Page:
The opinion of the court was delivered by: Judge Joan H. Lefkow
Vincent "Bo" Jackson filed a twelve-count complaint against N'Genuity Enterprises, Co. ("N'Genuity" or the "company") and certain directors and employees of N'Genuity, arising from alleged mismanagement of the company.*fn1 N'Genuity has filed counterclaims against Jackson, who was a director and officer of N'Genuity until November 2009, alleging violations of the general standards of conduct for directors and officers set forth by Arizona statute (Counts I and II) and common law breach of fiduciary duty (Count III). Jackson seeks dismissal of N'Genuity's counterclaims pursuant to Federal Rule of Civil Procedure 12(b)(6). For the following reasons, Jackson's motion  is granted in part and denied in part.
The following facts are taken from N'Genuity's amended counterclaim and are presumed true for the purpose of resolving the pending motion.
N'Genuity is an Arizona corporation that sells wholesale food products and was incorporated in 2001 by Jackson and Valerie LittleChief. At that time, Jackson was given 49% of the company's shares in exchange for allowing N'Genuity to use his name, signature, likeness, and reputation as a star athlete to promote its products. Jackson also allowed N'Genuity to use his name and signature for trademark "Bo Burgers" and "Bo Jackson Signature Foods." In addition, Jackson was a director of N'Genuity and served as the company's secretary. Jackson's responsibilities as an officer and director of N'Genuity included attending conferences, trade shows, and other meetings to promote N'Genuity's food products.
Sometime in 2006 or 2007, N'Genuity learned that Jackson was having an extramarital affair with the wife of a senior executive for Sysco Foodservices ("Sysco"), one of N'Genuity's largest customers and a purchaser of "Bo Jackson Signature Foods" and "Bo Burgers." N'Genuity learned about the affair because Jackson made statements regarding the affair to numerous people. As a result, N'Genuity's relationship with Sysco was damaged and N'Genuity lost nearly all of its business with Sysco.
Sometime in 2008, Jackson allowed Chick-fil-A, a chain of fast food restaurants that primarily serves chicken, to use his name and likeness in a commercial. Jackson did not seek N'Genuity's approval prior to allowing his name and likeness to appear on the commercial. The Chick-fil-A commercial features a cow that wears a paper mask that is a photograph of Jackson's face.*fn2 The cow is standing on the side of a football field, mooing. Subtitles on the screen "translate" the cow's mooing into English. The subtitles state, in part: "Hi. Multisport Legend Bo Jackson here. When I wasn't hitting linebackers or baseballs I would run over and eat chicken. Never took up burgers. You will never be a multisport legend unless you hit the chicken." The commercial was consistent with Chick-fil-A's other advertisements, which promote the alleged benefit of eating chicken instead of beef. After the Chick-fil-A commercial was released, N'Genuity's sales of "Bo Burgers" and "Bo Jackson Signature Foods" decreased from $1 million to $100,000. The decrease in sales was caused by the diminution of Jackson's effectiveness as a promoter of N'Genuity's products.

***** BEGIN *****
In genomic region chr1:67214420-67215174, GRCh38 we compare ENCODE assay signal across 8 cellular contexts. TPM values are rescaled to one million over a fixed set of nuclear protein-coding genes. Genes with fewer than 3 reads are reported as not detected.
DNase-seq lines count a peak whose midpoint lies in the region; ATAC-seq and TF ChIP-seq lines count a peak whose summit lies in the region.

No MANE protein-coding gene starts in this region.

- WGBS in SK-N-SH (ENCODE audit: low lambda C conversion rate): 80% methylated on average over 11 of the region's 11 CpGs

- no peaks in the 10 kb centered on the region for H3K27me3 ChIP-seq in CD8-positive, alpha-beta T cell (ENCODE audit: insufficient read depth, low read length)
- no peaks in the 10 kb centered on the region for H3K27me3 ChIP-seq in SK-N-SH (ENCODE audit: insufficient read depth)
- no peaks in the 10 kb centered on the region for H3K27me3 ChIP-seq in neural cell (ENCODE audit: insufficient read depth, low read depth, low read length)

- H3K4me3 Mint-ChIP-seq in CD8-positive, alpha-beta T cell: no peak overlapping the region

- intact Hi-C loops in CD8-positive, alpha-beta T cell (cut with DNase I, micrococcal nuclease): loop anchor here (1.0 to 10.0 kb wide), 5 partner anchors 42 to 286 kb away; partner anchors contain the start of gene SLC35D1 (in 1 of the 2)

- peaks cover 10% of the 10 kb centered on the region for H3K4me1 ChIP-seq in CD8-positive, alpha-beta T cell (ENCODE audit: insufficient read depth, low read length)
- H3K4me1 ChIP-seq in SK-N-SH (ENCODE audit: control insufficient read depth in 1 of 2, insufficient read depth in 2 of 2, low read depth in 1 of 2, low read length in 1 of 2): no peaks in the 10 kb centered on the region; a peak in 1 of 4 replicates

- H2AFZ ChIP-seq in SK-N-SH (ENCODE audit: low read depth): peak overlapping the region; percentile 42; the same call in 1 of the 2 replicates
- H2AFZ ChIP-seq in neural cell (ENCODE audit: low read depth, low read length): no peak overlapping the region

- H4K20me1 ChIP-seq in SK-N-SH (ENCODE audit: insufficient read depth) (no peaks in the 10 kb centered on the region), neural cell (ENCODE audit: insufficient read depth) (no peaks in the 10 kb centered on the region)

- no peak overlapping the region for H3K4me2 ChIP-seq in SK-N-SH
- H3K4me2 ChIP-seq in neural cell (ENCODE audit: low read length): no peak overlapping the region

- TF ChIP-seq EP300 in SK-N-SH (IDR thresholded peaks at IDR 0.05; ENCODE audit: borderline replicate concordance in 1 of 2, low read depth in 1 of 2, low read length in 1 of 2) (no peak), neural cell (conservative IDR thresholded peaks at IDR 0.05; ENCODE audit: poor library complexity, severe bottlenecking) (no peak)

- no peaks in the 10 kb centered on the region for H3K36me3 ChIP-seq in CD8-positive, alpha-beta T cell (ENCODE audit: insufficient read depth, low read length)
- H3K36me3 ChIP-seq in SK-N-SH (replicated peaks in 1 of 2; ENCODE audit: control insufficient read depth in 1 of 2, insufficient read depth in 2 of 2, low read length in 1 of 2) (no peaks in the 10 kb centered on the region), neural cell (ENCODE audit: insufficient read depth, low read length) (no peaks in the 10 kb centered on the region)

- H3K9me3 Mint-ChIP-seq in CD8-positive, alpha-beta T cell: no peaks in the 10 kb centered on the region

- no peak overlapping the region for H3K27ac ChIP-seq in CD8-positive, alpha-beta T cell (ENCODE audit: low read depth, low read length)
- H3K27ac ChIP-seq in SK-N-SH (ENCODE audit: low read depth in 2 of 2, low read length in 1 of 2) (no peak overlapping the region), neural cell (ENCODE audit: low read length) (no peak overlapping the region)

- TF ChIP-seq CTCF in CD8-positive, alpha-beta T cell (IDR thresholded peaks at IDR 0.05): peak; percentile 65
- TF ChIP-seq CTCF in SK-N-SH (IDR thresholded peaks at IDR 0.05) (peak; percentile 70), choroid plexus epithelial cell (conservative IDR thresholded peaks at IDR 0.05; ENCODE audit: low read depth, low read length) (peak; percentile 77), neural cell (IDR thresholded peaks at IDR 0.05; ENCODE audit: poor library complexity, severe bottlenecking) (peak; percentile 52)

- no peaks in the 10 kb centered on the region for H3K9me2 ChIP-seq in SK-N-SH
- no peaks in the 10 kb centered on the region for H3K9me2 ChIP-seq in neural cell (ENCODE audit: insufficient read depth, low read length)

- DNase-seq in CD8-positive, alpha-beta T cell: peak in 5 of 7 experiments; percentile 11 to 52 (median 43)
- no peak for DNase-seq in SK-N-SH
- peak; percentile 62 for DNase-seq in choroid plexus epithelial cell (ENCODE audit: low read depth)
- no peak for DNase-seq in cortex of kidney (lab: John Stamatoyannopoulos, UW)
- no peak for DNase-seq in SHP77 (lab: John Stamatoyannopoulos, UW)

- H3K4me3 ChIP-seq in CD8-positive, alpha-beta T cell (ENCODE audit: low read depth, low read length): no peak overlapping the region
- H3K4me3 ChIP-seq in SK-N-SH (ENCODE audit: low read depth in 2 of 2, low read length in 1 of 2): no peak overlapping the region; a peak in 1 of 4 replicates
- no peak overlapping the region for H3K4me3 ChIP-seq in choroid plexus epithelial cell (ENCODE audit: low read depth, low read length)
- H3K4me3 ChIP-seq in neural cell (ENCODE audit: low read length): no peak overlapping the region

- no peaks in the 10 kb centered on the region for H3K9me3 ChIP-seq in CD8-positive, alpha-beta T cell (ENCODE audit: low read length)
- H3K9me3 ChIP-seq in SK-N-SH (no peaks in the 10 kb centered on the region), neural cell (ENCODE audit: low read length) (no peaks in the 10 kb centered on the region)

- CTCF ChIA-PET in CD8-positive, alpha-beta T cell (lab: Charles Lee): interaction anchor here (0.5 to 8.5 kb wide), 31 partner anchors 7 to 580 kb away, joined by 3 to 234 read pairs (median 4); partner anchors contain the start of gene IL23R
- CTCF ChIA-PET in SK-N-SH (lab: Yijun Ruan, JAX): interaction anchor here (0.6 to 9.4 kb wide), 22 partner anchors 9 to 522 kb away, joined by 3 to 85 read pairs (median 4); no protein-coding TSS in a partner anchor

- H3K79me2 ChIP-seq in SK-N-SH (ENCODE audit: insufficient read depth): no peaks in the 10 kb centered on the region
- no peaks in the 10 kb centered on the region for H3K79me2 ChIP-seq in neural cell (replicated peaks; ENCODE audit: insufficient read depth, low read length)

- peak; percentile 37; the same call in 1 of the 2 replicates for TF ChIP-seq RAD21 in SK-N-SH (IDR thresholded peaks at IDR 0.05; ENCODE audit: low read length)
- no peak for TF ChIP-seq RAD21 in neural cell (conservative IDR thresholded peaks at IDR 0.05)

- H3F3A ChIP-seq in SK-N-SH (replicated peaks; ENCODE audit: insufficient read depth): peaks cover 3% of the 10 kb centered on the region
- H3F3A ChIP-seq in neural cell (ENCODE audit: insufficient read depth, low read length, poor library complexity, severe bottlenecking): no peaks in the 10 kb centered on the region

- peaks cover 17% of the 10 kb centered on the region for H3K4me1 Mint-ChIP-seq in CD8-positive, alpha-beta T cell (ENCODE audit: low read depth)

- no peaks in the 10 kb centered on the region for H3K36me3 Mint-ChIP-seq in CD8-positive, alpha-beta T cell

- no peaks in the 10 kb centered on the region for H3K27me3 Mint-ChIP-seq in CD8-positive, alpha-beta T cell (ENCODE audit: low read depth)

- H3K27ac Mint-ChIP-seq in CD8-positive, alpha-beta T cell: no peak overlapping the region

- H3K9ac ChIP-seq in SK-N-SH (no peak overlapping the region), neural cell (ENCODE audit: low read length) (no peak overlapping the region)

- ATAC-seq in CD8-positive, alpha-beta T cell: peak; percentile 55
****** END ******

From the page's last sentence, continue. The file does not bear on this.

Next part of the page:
In September, November, and December of 2008, N'Genuity attempted to contact Jackson numerous times, either directly or through his attorney, because N'Genuity's other directors and officers were concerned about the Sysco account and Chick-fil-A commercial.*fn3
Jackson did not respond to N'Genuity's requests to discuss these issues. N'Genuity scheduled a shareholders and directors meeting for December 2, 2008, which Jackson declined to attend at the last minute. N'Genuity's attorney emailed Jackson's attorney on January 9, 2009 and stated the company intention "to reach some understanding before N'Genuity pursues unilateral action to resolve the matter." Jackson did not respond. On January 27, 2009, N'Genuity held a Special Meeting of the Board of Directors to discuss the Chick-fil-A commercials and necessary follow-up. Jackson received notice of the meeting but did not attend the meeting. Jackson was removed as a shareholder and director of N'Genuity in November 2009.
A motion to dismiss under Rule 12(b)(6) challenges a complaint for failure to state a claim upon which relief may be granted. See Fed. R. Civ. P. 12(b)(6); Gen. Elec. Capital Corp. v. Lease Resolution Corp., 128 F.3d 1074, 1080 (7th Cir. 1997). In ruling on a 12(b)(6) motion, the court accepts as true all well-pleaded facts in the plaintiff's complaint and draws all reasonable inferences from those facts in the plaintiff's favor. Dixon v. Page, 291 F.3d 485, 486 (7th Cir. 2002). In order to survive a Rule 12(b)(6) motion, the complaint must not only provide the defendant with fair notice of the claim's basis, but must also establish that the requested relief is plausible on its face. Ashcroft v. Iqbal, --- U.S. ---, 129 S.Ct. 1937, 1949, 173 L.Ed. 2d 868 (2009); see also Bell Atl. v. Twombly, 550 U.S. 544, 555, 127 S.Ct. 1955, 167 L.Ed. 2d 929 (2007). At the same time, the plaintiff need not plead legal theories. Hatmaker v. Mem'l Med. Ctr., 619 F.3d 741, 743 (7th Cir. 2010). Rather, it is the facts that count.
Jackson argues that N'Genuity's claim for breach of fiduciary duty must be pleaded with particularity under Federal Rule of Civil Procedure 9(b) because breach of fiduciary duty creates a presumption of constructive fraud under Illinois and Arizona law. The cases cited by Jackson provide no support for this assertion, however. See Taylor v. Feinberg, No. 08-CV-5588, 2009 WL 3156747 (N.D. Ill. Sept. 28, 2009); ...